Other wing players who could be good fits for a young and improving team include Detroit's Avery Bradley, the Lakers' Kentavious Caldwell-Pope, Philadelphia's J.J. Redick, Boston's Marcus Smart, Utah's Rodney Hood, San Antonio's Danny Green, the Clippers’ Lou Williams, Denver's Wilson Chandler and the Grizzlies' Tyreke Evans. Of course, the Bulls could also decide to keep their powder dry until 2019, when the $14.3 million salary of Robin Lopez comes off the books.

By now it's pretty clear the Bulls won't be adding a top-3 pick in the 2018 draft unless they get lucky in the lottery. There are definitely some talented players in the 5 to 12 range, including Texas big man Mo Bamba, Alabama point guard Collin Sexton, Villanova swingman Mikal Bridges, Kentucky's wing duo of Kevin Knox and Hamidou Diallo, and the Michigan St. forward tandem of Jaren Jackson Jr. and Miles Bridges. All of them look like NBA starters with high end potential, and would be nice additions to the Bulls’ rotation.

The real question is, when does free agency factor into the Bulls' rebuilding plan? If the front office is convinced they already have a potential Big 3 in place with LaVine, Markkanen and Dunn, the strategy for this summer may look a lot different than what Bulls fans envisioned on the night of the Butler trade.

AROUND THE ASSOCIATION

-- Monday night's Rockets-Clippers game might have raised the bar for NBA drama. Chris Paul making his return to Staples Center after being traded to Houston last summer for a package of role players. It became obvious from the outset that Paul wasn't very popular with his teammates on the way out of L.A. Clippers’ bench players were heckling Paul throughout the game, and Blake Griffin got in a couple after the whistle shoves on his former L.A. co-star.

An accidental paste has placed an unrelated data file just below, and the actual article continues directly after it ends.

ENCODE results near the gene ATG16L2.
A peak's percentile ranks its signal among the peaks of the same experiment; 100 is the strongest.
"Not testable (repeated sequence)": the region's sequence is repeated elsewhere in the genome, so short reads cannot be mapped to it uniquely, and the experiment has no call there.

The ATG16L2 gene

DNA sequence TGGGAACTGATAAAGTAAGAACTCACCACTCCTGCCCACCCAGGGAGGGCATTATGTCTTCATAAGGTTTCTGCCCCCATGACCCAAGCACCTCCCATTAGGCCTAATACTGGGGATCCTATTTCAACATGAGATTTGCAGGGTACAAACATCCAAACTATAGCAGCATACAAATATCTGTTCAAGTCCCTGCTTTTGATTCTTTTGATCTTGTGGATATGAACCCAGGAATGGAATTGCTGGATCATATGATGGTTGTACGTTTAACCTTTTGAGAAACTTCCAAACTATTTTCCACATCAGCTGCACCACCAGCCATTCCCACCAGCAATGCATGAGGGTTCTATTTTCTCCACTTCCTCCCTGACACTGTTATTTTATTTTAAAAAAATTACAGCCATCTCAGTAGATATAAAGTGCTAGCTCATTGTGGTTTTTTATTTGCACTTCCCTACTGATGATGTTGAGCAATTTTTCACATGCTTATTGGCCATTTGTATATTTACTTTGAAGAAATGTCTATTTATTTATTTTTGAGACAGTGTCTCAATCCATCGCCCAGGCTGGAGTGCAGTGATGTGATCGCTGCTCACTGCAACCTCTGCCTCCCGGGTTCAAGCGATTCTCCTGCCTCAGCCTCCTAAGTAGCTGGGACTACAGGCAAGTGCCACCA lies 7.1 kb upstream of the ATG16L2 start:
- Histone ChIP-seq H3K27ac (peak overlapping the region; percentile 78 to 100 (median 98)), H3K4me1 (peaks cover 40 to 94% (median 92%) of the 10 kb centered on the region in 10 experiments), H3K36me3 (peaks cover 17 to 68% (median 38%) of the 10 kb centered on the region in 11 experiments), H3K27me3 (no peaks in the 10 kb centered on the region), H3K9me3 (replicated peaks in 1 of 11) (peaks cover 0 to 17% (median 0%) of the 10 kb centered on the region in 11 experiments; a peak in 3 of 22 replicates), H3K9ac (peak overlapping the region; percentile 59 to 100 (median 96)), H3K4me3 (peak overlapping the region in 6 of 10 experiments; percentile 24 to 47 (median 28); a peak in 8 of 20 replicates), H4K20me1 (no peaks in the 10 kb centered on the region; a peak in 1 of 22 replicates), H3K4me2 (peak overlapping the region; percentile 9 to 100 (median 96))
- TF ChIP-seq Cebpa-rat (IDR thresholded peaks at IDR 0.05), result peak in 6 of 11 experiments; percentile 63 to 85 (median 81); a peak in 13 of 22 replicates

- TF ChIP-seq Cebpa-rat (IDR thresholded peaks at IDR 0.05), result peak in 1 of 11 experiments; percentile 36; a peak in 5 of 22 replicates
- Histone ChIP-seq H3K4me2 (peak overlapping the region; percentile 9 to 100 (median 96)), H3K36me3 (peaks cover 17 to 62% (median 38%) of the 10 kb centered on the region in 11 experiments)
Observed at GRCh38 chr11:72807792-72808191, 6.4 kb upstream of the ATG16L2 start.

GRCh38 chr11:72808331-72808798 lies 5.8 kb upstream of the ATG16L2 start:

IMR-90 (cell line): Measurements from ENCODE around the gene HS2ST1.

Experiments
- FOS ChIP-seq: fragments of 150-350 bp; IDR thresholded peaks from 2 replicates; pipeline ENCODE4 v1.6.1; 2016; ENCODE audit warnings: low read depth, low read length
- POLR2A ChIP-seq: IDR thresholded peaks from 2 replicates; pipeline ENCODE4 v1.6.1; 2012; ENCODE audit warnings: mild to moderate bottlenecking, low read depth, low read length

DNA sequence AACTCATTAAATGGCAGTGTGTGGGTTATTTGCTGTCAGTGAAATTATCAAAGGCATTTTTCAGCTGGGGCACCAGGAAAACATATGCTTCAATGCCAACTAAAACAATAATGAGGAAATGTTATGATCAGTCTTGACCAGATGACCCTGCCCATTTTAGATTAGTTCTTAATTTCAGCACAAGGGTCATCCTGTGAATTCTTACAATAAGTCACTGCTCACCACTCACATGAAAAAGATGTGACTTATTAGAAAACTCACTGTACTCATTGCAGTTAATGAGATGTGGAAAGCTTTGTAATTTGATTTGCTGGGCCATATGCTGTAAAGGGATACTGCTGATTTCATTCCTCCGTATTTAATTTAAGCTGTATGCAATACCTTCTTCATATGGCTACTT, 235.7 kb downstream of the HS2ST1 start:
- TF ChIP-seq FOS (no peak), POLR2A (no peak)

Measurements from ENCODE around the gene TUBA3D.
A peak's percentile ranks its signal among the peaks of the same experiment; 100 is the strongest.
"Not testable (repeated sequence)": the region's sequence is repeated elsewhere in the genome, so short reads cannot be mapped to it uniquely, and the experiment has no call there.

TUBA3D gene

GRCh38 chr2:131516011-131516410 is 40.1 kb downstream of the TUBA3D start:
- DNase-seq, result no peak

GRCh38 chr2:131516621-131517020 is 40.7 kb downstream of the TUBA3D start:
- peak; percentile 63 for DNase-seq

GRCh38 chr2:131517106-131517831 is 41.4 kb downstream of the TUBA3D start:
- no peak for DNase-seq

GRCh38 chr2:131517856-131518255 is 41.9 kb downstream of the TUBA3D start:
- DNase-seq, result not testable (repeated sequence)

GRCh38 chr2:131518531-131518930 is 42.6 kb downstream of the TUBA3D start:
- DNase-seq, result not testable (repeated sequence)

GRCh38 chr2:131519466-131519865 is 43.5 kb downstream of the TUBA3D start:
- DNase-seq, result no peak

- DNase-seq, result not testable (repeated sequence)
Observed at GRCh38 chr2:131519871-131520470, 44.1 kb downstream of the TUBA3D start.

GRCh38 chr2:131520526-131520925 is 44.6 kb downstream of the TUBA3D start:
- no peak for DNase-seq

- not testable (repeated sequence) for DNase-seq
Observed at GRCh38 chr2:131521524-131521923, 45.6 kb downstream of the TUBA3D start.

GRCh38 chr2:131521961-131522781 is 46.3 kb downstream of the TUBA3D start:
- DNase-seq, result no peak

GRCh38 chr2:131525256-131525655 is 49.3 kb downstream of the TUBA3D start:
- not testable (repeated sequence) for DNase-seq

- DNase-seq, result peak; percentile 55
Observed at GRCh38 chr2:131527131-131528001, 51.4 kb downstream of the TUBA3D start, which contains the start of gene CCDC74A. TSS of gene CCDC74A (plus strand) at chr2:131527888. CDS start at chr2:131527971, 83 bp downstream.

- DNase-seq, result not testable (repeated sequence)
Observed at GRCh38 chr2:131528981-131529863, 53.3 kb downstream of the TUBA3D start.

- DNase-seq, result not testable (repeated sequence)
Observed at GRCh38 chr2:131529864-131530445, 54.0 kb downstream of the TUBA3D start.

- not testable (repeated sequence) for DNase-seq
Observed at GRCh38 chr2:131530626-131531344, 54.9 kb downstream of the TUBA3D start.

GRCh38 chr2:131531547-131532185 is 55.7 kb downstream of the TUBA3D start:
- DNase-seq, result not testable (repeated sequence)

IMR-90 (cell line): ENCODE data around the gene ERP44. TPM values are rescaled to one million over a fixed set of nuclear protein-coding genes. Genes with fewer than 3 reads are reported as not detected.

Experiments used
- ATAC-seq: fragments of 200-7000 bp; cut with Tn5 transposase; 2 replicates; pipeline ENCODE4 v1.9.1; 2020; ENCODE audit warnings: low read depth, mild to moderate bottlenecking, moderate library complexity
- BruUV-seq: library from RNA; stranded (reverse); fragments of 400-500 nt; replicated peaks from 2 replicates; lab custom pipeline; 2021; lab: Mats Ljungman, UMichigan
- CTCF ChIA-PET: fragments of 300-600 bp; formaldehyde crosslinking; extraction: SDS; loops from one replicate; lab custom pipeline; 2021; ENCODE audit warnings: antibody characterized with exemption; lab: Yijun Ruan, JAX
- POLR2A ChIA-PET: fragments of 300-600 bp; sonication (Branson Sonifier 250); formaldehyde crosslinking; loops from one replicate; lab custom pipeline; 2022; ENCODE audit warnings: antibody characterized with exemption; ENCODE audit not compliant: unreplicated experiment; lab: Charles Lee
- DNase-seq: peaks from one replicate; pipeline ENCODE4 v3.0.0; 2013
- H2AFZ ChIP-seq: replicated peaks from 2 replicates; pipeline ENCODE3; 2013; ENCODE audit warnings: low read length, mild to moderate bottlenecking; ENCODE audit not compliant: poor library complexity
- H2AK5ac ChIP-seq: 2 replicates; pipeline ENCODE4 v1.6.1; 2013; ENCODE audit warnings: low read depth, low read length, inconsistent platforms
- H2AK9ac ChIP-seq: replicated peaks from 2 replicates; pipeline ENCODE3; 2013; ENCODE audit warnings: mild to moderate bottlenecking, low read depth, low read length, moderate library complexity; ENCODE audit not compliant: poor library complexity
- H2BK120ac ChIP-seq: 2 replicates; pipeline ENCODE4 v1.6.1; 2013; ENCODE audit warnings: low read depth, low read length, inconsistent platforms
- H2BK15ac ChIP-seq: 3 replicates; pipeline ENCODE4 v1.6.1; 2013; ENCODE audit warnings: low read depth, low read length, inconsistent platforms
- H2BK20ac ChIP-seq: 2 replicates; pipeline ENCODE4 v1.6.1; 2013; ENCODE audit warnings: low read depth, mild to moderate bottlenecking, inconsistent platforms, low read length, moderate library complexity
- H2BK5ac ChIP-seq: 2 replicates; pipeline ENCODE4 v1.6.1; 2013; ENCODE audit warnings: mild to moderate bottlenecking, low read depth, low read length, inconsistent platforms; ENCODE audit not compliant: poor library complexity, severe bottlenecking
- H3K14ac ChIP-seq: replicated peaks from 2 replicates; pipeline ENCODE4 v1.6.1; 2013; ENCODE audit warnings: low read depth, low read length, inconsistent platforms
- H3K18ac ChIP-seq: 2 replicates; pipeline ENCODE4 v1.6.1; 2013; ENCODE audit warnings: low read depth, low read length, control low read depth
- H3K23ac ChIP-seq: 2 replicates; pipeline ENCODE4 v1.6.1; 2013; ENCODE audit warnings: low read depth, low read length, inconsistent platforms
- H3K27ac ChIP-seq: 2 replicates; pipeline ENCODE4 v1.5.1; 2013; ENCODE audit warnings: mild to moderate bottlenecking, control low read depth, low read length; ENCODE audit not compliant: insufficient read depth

Before the game was over, Griffin exchanged expletives with Rockets' coach Mike D'Antoni and later Griffin and Houston forward Trevor Ariza were ejected after Ariza menacingly marched towards the Clippers bench where injured guard Austin Rivers had been yelling at Houston players all night.

When the game ended, three Houston players reportedly tried to get into the Clippers locker room through a back entrance to go after Rivers and Griffin. Security was able to prevent the incident from escalating even further, but L.A. police were called in to make sure nothing happened when the Rockets walked to the team bus.

Clearly, Paul alienated a lot of his former Clipper teammates with his heavy-handed approach, but what happened at Staples Center on Monday came dangerously close to an incident that would have embarrassed the league for years.